How to Stretch Your Hamstrings Safely and Properly to Avoid Back Problems
Updated August 17, 2016
The Pelvic Effect
The majority of people who experience lower back pain, also have tight or shortened hamstrings.
When your hamstrings do not provide the sufficient length and flexibility to perform everyday tasks, the work of the upper body must compensate for it. Your hamstrings are attached from your femur to your pelvis. The limited length of this muscle restricts the pelvis from moving together with the back as the upper body moves.
It is important that the pelvis tilt independent of the legs and with the spine. This allows the spine to maintain its natural and safer lumbar curve. This curve is what is needed to prevent disc injury.
A less mobile pelvis results in a hyper-mobile lower back. This leads to an uneven distribution of weight on the lumbar discs and vertebrae.
Over use of the smaller muscles of the lower back leads to fatigue and possible spasm. Spasms trigger as a result of the muscle to prevent the joint from being at risk of a possibility of increased injury.
If this action is not corrected, disc pressure may become unbalanced leading to excessive disc bulge, herniation, rupture and pain will eventually follow.
Tight hamstrings therefore affect the pelvis which then affect the lower back. It would then seem imperative that in order to improve pelvic mobility, the hamstrings and also the quadriceps should be conditioned to allow the pelvis to move more dynamically with the spine.
Dangerous Hamstring Stretches
Current, popular, options and recommendations to stretch the hamstrings include leaning forward to touch your toes. This practice commonly encouraged either in a standing or sitting position.
A hamstring stretch should be avoided at all costs
Many fitness instructors, doctors, coaches and various other sources advise of this stretch but don’t not realize that there is a much safer option available.
These type of stretches are meant to recondition the muscle but don’t address joint issues. As all skeletal muscles cross a joint, stretching (to most degrees) will have a direct impact on them. Although the hamstring muscles do not cross the lumbar joints, the act of stretching them impacts them directly as they are used as a lever to facilitate the stretch.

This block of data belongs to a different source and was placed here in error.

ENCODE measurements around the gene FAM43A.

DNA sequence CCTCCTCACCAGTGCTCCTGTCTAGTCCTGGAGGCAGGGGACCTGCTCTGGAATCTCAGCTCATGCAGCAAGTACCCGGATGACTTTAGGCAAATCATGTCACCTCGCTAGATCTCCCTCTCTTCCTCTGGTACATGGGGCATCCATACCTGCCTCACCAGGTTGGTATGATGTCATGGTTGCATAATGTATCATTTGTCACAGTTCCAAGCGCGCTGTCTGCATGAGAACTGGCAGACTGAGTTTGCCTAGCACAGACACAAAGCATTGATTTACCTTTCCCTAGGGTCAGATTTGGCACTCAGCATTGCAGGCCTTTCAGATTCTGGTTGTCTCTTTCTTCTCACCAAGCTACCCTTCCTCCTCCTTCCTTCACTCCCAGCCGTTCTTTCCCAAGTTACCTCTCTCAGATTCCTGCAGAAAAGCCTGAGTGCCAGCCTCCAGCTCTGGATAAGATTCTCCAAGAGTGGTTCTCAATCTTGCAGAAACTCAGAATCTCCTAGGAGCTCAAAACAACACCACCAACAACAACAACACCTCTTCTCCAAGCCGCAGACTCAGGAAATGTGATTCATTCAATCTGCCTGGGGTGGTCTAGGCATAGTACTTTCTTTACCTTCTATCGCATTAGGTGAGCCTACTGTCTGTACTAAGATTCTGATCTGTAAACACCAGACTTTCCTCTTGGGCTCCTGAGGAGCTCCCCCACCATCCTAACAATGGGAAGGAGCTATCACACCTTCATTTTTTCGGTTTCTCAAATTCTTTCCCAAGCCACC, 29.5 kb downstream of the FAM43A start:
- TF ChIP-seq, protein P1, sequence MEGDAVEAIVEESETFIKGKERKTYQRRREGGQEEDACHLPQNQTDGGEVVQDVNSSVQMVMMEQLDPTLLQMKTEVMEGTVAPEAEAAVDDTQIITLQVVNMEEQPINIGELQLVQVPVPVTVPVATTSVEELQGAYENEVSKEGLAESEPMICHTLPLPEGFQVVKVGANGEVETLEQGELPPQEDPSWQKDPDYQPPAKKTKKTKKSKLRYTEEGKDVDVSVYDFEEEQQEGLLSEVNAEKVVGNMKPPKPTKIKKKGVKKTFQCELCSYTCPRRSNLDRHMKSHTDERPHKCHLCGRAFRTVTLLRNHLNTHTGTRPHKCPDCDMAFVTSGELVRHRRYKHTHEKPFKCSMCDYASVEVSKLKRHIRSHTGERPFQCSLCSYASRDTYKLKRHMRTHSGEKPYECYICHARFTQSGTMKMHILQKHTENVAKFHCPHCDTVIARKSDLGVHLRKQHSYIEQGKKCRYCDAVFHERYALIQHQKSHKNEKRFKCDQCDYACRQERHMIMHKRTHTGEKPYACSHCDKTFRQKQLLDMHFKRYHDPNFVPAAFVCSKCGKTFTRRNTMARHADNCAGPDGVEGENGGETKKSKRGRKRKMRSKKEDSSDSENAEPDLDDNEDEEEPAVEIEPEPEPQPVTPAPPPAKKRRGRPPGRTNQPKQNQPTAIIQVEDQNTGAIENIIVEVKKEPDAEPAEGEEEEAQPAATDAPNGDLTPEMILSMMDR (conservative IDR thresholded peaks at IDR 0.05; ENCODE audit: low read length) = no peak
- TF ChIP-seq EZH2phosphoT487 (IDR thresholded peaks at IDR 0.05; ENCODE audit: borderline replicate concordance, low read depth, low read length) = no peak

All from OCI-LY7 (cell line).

Because the lumbar discs are at the center (axis) of this lever, they arethe most vulnerable especially the L5-S1 disc. The amount of pressure (unbalanced of course) placed on this disc while trying to move very resistant, tight hip and hamstring
muscles, are extremely high. This discs is normally the first disc to wear from abuse, herniate and degenerate. When this disc is become less supportive, the L4-L5 is the next disc to be affected negatively.
Safer Hamstring Stretches
An important and much safer stretch to perform, is the SEATED HAMSTRING STRETCH. This stretch prevents any injury to the lumbar spine as only the hamstrings move during this exercise. This exercise isolates the hamstring groups, while protecting the lumbar spine from injury that would otherwise occur in more common and less safe stretches. Another benefit to this stretch is that it encourages the pelvis to remain aligned and in support of the spine before the stretch is performed. This is opposite to the standard stretches for hamstrings where pelvic tilt is not preserved.
Although, your hamstring muscles can have a significant impact on your lower back, there are many other muscle groups that play a part. Addressing tight hamstring muscles are key to relieve pain and protection from further injury.
For fully detailed information and instructions on HOW to perform this stretch:
Read the SEATED HAMSTRING STRETCH page.
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